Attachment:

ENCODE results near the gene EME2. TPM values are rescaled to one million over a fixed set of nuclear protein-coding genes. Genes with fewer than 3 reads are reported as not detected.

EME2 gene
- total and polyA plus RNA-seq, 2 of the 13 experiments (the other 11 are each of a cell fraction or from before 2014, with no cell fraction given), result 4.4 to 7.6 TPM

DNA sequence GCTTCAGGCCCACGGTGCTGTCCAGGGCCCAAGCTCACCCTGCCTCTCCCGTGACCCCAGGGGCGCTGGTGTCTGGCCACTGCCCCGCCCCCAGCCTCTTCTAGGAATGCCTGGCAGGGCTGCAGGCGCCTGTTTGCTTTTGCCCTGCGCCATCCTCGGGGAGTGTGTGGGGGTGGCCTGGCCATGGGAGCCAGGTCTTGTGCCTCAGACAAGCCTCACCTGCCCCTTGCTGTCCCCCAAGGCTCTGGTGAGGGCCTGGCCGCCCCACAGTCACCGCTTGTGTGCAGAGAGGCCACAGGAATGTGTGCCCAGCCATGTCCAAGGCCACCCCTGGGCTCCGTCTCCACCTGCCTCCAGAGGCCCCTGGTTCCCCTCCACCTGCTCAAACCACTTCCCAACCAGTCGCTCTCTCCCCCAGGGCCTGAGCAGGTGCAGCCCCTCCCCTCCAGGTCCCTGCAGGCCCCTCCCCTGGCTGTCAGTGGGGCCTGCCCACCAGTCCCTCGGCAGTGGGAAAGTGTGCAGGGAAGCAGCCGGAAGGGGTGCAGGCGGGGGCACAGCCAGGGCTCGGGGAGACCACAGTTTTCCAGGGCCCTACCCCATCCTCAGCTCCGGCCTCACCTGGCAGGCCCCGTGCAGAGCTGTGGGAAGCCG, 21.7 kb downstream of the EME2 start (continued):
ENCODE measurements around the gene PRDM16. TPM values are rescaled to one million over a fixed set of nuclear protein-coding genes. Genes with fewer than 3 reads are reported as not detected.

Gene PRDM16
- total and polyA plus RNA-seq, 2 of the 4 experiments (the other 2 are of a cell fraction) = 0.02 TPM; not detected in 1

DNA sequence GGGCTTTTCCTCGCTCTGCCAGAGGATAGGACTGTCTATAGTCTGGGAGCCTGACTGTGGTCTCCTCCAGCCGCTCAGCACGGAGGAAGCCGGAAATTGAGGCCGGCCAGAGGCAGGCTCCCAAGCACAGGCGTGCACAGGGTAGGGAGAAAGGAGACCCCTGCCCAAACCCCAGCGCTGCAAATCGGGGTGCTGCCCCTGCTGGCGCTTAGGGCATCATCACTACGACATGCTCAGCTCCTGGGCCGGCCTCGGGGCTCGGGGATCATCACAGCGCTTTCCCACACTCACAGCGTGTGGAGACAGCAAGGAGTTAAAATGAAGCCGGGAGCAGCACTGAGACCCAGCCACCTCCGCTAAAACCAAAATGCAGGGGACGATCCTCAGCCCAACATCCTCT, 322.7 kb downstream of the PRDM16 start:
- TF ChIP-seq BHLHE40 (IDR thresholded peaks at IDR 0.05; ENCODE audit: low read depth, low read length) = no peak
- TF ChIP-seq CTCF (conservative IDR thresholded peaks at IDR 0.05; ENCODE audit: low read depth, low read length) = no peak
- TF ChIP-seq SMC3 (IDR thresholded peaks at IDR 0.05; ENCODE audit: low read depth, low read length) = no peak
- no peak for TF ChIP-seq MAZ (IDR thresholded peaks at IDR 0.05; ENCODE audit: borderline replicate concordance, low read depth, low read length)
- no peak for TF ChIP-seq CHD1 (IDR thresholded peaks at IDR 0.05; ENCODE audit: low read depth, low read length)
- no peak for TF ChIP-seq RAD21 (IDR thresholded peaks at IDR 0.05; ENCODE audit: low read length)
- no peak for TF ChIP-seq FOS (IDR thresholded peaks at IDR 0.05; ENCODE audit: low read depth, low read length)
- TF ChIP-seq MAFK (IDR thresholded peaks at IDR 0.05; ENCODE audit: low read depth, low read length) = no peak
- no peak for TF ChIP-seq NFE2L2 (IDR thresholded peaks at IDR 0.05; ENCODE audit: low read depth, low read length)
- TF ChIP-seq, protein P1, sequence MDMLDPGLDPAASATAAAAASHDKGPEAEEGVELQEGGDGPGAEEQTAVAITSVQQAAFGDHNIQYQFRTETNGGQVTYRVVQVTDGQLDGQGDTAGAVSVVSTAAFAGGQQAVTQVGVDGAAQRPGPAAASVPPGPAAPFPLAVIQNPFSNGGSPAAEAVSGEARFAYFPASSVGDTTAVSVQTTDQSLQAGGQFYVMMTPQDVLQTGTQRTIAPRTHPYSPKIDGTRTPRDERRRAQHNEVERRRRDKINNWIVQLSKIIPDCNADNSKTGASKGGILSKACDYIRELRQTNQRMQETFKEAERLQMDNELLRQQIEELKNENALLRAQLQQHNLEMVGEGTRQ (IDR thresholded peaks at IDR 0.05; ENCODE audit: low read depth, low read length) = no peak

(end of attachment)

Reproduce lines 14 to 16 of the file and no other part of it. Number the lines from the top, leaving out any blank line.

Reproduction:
- no peak for TF ChIP-seq RAD21 (IDR thresholded peaks at IDR 0.05; ENCODE audit: low read length)
- no peak for TF ChIP-seq FOS (IDR thresholded peaks at IDR 0.05; ENCODE audit: low read depth, low read length)
- TF ChIP-seq MAFK (IDR thresholded peaks at IDR 0.05; ENCODE audit: low read depth, low read length) = no peak